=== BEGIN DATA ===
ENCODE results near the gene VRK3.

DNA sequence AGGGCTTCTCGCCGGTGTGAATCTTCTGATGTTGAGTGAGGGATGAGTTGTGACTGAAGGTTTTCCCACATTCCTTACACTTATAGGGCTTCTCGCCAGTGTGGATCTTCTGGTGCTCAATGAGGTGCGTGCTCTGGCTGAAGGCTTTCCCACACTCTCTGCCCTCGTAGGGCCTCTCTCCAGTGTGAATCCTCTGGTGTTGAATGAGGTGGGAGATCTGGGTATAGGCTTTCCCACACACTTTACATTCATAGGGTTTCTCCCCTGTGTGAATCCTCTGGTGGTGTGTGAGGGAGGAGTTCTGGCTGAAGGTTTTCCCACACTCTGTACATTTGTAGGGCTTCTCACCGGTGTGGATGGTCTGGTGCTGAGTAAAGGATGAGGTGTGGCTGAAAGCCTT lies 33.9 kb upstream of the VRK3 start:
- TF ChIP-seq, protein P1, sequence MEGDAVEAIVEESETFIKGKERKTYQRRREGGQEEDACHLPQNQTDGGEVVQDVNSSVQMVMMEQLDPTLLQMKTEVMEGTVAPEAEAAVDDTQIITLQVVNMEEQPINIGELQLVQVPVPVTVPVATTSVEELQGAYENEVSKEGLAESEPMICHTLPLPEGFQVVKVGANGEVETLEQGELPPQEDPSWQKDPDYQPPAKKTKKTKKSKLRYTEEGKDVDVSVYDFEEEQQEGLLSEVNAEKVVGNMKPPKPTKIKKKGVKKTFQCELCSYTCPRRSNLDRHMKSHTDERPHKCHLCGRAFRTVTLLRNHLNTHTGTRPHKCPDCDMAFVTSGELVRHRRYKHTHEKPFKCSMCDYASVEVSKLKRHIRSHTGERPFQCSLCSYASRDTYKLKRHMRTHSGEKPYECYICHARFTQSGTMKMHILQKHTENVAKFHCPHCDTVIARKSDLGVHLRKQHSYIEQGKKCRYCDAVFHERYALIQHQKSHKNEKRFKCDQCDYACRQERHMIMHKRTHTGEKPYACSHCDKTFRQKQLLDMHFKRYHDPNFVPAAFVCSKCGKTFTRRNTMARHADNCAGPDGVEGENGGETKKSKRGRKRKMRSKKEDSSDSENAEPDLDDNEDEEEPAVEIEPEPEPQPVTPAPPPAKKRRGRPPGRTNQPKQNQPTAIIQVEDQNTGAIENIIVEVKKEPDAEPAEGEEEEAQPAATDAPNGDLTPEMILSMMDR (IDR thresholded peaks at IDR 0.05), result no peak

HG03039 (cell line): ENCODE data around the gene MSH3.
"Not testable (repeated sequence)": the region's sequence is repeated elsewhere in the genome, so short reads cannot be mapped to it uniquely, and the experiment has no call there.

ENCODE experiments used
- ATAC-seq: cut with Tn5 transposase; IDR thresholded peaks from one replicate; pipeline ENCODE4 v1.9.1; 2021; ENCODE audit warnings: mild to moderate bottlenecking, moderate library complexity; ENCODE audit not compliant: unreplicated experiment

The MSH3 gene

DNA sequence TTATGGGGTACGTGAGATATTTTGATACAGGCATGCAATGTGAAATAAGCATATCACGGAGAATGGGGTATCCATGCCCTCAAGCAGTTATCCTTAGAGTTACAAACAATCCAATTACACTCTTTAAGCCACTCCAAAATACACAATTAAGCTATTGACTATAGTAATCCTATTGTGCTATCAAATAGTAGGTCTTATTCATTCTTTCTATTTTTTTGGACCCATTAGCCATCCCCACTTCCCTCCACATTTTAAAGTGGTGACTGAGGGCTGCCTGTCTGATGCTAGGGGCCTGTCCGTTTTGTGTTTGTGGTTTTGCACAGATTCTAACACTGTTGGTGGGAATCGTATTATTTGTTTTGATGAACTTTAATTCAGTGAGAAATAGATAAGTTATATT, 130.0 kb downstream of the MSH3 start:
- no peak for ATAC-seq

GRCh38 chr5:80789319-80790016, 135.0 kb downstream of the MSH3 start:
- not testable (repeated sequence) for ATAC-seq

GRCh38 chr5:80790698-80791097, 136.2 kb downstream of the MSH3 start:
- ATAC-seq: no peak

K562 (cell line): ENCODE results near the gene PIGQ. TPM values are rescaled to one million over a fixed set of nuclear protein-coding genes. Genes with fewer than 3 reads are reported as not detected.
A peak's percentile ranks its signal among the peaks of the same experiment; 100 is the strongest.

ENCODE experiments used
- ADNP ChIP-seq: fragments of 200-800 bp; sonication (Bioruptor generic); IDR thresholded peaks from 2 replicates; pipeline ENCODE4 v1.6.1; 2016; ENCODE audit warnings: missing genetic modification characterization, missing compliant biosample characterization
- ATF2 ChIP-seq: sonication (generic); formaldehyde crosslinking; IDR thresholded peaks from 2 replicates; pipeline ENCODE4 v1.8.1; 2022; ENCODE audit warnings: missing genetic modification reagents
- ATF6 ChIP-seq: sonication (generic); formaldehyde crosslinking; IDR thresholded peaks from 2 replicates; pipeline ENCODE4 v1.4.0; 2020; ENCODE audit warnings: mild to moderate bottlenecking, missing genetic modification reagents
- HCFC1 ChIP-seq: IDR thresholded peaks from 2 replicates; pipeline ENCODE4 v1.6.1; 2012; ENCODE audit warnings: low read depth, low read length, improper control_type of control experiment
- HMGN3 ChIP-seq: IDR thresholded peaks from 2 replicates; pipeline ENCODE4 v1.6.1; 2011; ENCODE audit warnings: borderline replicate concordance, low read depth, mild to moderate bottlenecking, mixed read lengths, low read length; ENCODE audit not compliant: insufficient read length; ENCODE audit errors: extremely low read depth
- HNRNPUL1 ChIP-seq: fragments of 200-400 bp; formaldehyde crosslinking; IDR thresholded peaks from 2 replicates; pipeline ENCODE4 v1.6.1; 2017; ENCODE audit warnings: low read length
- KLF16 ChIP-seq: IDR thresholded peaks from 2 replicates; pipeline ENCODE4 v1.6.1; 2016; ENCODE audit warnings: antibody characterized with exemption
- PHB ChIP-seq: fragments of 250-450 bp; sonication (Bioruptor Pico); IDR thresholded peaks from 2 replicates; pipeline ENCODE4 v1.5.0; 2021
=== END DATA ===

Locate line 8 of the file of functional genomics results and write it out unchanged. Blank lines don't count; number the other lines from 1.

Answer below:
The MSH3 gene